Since it seems like you are getting your info from the books you own could you cite the page references?
Absolutely. The following references are from "Sous-vide Cuisine", Joan Roca/Salvador Brugués, Montagud Editores S.A.
Original title: La Cocina al Vacio
First published in 2003 by Montagud Editores, S.A.
©Third English edition: Montagud Editores, S.A. 2007
©Joan Roca and Salvador Brugués
©Montagud Editores, S.A.
Copyright Registration: B-26942-2007
ISBN: 978-84-7212-112-6Chapter 3. Sous-vide Cooking , p.51
“We can broadly define cooking sous-vide as heating the food previously sealed in an airtight and heat-resistant container whose atmosphere has been modified ( a vacuum has been produced,, with or without elements such as gases, liquids, etc.).”Chapter 3. Sous-vide Cooking , p.76
“ In the vacuum, the atmospheric pressure acting on the packaged product causes the water to vaporize before it would in the conventional cooking, in which pressure does not have as great of an impact on the final result (this means that the food will experience the effects of water vaporization at lower temperatures, along with all consequent modifications). This is therefore a very important fact that distinguishes sous-vide cooking from traditional methods.”
“ Pressure is one of the fundamental principles on which sous-vide is based, since it what allows a vacuum-sealed product to cook at low temperatures. Nonetheless, it remains a subject seldom studied by cooks-even though they have an inkling of its vast possibilities, the still don’t use it as a fundamental principle when cooking or intentionally seeking positive alteration of foods.”Chapter 3, Sous-vide Cooking/ Technical Fundamentals p.84
“Our aim is to discover the why and how of the sous-vide cooking system through the analysis of the following parameters:
- Oxygen-free atmosphere
- Airtight containers and effect on pressure
- The time/temperature relationship
THE OXYGEN-FREE ATMOSPHERE
In this section we study a factor that plays a crucial role in cooking foods and, as a result, in their final quality… One of these potential alterations, … ,is oxidation, a reaction that occurs when oxygen bonds with other elements in food. Let us remember that these alterations manifest themselves in changes in color, odor, flavor, in its organic properties, etc.
When we cook sous-vide, and thus without oxygen, we prevent these reactions.4
… Another area affect by a lack of oxygen is enzymatic reactions, because the enzymes’ behavior is inhibited."Bottom of the page, left corner, light grey font:
“4. The majority of food reactions are hydrolysis or oxidation; therefore, these reactions must be slowed to preserve or improve preparations. One way of doing this is to eliminate one of the reactants ( in this case oxygen).”Chapter 3, Sous-vide Cooking/ Technical Fundamentals p.85
“AIRTIGHT CONTAINERS AND THE EFFECTS OF PRESSURE
COOKING SOUS-VIDE WITH THE EFFECT OF PRESSURE
Pressure has a fundamental effect on foods and provides a series of advantages in preparation that would be difficult to attain by traditional methods. The bag in this case acts as a second skin or direct protection for the ingredient ( especially in the case of shrink bags) and subjects it to constant pressure.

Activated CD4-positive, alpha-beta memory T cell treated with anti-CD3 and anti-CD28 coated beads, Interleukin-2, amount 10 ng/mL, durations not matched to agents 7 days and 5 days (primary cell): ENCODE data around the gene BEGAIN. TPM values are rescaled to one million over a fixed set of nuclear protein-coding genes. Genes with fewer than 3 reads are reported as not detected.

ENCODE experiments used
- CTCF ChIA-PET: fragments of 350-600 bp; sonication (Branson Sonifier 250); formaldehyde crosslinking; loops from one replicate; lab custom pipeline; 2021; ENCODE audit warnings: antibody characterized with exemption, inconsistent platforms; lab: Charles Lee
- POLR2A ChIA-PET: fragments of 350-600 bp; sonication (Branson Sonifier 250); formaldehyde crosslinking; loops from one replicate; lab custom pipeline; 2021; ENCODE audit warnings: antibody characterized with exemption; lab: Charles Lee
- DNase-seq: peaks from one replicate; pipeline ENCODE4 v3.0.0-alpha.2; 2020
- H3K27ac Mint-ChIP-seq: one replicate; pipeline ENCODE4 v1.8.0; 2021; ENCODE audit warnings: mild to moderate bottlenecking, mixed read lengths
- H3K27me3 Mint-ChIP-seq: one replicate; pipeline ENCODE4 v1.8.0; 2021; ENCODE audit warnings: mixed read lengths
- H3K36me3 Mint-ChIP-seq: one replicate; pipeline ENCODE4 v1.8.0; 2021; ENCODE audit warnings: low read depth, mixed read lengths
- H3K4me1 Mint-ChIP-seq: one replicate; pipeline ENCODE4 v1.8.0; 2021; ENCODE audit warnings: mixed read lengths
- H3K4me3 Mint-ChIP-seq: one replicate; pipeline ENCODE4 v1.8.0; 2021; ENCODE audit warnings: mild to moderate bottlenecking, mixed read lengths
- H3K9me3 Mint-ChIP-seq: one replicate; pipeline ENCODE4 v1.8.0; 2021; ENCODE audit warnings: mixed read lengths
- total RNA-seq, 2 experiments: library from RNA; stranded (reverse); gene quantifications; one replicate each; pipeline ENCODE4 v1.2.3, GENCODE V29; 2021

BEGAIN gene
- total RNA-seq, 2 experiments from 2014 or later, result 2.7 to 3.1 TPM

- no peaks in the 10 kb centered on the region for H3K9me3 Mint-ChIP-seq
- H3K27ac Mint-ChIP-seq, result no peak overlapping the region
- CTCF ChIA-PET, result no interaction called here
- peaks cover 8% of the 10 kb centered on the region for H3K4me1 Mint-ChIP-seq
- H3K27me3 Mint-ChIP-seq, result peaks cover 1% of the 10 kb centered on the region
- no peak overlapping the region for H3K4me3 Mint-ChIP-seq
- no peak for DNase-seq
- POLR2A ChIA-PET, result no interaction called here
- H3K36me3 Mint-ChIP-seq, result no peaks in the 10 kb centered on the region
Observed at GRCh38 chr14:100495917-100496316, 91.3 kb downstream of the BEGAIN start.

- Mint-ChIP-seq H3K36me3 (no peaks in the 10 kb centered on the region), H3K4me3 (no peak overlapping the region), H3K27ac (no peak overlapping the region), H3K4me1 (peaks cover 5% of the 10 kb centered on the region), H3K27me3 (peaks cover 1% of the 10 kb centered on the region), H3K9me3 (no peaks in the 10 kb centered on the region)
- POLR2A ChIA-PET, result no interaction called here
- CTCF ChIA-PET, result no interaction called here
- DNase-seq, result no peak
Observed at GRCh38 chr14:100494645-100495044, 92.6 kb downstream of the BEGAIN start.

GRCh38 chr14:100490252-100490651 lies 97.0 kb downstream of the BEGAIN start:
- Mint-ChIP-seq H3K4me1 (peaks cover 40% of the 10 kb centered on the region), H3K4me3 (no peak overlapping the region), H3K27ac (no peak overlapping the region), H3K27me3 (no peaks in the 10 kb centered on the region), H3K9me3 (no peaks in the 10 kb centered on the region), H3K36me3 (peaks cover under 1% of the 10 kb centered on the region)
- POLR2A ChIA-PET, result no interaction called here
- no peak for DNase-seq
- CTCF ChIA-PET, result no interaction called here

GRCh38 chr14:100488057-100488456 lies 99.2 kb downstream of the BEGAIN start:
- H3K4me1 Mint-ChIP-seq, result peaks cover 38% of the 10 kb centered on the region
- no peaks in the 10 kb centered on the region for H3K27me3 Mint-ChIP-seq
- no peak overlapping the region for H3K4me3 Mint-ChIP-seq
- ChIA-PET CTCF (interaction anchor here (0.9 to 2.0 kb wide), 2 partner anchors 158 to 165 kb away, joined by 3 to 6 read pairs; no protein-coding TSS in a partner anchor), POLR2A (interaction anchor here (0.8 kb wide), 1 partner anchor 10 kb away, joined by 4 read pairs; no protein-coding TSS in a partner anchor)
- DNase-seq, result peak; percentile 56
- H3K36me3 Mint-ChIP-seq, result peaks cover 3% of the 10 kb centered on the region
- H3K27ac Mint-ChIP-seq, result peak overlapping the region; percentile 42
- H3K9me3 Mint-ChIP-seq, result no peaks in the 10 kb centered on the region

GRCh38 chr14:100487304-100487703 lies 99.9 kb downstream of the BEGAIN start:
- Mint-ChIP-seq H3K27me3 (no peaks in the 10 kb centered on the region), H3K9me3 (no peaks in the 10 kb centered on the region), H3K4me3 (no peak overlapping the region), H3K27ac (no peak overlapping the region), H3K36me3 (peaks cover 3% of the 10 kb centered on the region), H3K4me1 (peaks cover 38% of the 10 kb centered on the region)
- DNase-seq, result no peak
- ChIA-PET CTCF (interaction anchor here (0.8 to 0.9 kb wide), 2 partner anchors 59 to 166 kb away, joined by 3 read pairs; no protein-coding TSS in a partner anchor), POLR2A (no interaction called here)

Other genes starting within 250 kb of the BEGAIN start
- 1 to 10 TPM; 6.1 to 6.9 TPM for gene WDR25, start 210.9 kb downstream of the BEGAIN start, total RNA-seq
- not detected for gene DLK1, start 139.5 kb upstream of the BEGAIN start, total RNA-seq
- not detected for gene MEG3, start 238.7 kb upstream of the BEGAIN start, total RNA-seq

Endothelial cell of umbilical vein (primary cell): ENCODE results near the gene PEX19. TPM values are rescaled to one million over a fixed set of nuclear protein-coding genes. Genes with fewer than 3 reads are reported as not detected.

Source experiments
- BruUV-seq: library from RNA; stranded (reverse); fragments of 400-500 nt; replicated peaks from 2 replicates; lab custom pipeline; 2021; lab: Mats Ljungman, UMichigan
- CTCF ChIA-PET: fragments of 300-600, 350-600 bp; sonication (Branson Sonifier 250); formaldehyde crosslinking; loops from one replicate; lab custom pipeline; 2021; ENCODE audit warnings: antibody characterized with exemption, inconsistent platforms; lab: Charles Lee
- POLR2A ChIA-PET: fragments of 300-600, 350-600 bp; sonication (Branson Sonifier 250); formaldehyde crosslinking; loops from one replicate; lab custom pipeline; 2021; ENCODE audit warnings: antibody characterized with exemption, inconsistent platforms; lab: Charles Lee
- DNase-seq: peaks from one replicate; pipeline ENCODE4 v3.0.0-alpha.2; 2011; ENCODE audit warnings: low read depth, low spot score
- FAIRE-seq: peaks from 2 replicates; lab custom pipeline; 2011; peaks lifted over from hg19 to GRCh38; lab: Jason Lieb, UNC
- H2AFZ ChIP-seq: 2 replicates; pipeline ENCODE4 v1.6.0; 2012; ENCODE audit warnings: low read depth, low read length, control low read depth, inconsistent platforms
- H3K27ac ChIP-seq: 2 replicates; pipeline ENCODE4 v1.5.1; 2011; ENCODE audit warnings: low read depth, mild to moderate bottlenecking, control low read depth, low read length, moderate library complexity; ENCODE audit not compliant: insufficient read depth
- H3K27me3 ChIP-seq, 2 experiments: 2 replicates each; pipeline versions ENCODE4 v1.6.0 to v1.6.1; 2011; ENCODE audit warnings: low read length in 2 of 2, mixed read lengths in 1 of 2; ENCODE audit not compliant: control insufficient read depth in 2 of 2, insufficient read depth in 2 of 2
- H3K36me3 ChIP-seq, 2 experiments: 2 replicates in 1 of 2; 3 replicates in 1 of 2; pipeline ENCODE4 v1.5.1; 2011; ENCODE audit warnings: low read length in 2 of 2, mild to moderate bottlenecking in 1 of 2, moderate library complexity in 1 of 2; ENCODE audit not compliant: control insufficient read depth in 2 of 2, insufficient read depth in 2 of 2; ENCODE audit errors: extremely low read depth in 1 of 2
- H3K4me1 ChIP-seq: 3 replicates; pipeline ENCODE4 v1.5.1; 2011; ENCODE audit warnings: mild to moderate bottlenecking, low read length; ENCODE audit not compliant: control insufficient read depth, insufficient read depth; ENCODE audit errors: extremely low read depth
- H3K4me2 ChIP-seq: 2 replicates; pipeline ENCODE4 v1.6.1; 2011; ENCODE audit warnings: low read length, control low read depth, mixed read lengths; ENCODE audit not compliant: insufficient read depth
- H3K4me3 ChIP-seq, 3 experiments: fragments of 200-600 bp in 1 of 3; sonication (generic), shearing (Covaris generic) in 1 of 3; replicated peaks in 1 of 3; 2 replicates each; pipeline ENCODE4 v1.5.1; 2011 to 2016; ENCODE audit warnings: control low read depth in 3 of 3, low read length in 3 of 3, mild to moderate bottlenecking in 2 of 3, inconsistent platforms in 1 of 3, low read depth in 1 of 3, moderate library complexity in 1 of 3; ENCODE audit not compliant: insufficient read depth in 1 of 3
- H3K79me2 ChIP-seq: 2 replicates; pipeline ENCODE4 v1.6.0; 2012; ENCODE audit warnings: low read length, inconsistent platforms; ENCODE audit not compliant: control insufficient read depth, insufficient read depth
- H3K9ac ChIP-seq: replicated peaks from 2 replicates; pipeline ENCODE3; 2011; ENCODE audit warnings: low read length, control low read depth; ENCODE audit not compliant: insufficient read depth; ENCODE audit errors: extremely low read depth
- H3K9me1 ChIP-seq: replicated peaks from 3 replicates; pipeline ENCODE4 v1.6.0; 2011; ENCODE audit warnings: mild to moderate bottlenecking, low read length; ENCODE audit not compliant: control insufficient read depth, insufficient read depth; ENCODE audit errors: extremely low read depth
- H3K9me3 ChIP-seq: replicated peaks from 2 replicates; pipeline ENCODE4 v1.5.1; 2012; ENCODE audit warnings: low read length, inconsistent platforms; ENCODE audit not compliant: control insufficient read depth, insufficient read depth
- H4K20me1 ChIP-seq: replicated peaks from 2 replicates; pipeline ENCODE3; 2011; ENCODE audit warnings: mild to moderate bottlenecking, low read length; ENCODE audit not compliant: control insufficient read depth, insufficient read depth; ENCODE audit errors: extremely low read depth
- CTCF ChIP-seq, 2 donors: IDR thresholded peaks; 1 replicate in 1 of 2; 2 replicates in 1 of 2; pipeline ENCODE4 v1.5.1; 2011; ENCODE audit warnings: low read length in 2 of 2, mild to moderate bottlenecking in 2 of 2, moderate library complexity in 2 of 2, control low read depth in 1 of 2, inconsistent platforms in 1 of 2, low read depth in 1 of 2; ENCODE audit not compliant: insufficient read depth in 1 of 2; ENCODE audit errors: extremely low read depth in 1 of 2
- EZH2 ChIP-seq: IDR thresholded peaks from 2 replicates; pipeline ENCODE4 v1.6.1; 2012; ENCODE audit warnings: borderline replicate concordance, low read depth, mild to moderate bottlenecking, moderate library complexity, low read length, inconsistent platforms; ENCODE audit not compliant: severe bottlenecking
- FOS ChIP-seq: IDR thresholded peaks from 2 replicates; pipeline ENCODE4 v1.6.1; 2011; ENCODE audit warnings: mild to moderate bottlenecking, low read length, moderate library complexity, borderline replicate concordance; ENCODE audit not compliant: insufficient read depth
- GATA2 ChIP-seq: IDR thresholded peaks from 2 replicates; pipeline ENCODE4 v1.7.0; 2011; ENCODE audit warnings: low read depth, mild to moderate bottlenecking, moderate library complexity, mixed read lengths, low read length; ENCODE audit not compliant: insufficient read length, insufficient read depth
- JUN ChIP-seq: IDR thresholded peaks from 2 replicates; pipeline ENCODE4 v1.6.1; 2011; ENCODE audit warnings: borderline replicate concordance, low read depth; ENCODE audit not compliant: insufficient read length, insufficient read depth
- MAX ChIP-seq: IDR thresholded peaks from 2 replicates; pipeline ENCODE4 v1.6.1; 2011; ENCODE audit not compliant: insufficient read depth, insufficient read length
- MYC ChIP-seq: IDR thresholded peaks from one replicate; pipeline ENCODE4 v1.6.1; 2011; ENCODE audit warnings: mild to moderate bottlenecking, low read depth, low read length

The main functions of the airtight containers are:
1. To support or hold the ingredient’s natural structure so that it does not break apart (e.g., foie gras).
2. To exert equal pressure over the entire surface of the ingredient. This evens out the cooking time for many ingredients (e.g., asparagus).
3. To prevent changes in weight from the ingredient drying out during cooking, thanks to the airtight container and the use of low temperatures.
4. To stop aromas from volatilizing, thereby enriching the preparation. The container helps to lock in the ingredient’s natural flavors; in fact, it serves the purpose of closing pores. This also occurs in cooking by concentration, but here there is no need to apply high temperatures that could denature or alter the ingredient’s initial flavor.”
“Sealing in shrink bags: guaranteed pressure” (highlighted in grey, upper left corner ,p.85)
“ All vacuum-packaged foods are subject to exterior pressure due to the absence of air in the bag. Sous-vide preparation sometimes requires the product to remain under pressure during the cooking process. Certain ingredients subjected to high temperatures during sous-vide cooking do release water vapor due to the heating of their own water.6 The bag then undergoes some interior pressure, causing it to lose some of the effect we are looking for.”Middle of the page, footnote, highlighted in grey:
”6. In sous-vide conditions, water vapor forms at much lower temperatures than in normal atmospheric pressure conditions.”
I don’t know if a definition of vacuum is even needed at this point, but according to The American Heritage® Dictionary of the English Language (Fourth Edition copyright ©2000 by Houghton Mifflin Company. Updated in 2003. Published by Houghton Mifflin Company. All rights reserved.):
vac•u•um (v k y - m, -y m, -y m)
n. pl. vac•u•ums or vac•u•a (-y - )
a. Absence of matter.
b. A space empty of matter.
c. A space relatively empty of matter.
d. A space in which the pressure is significantly lower than atmospheric pressure.
I hope this answers most of the questions we have discussed this week.
Edited by MikeTMD, 10 May 2008 - 08:35 AM.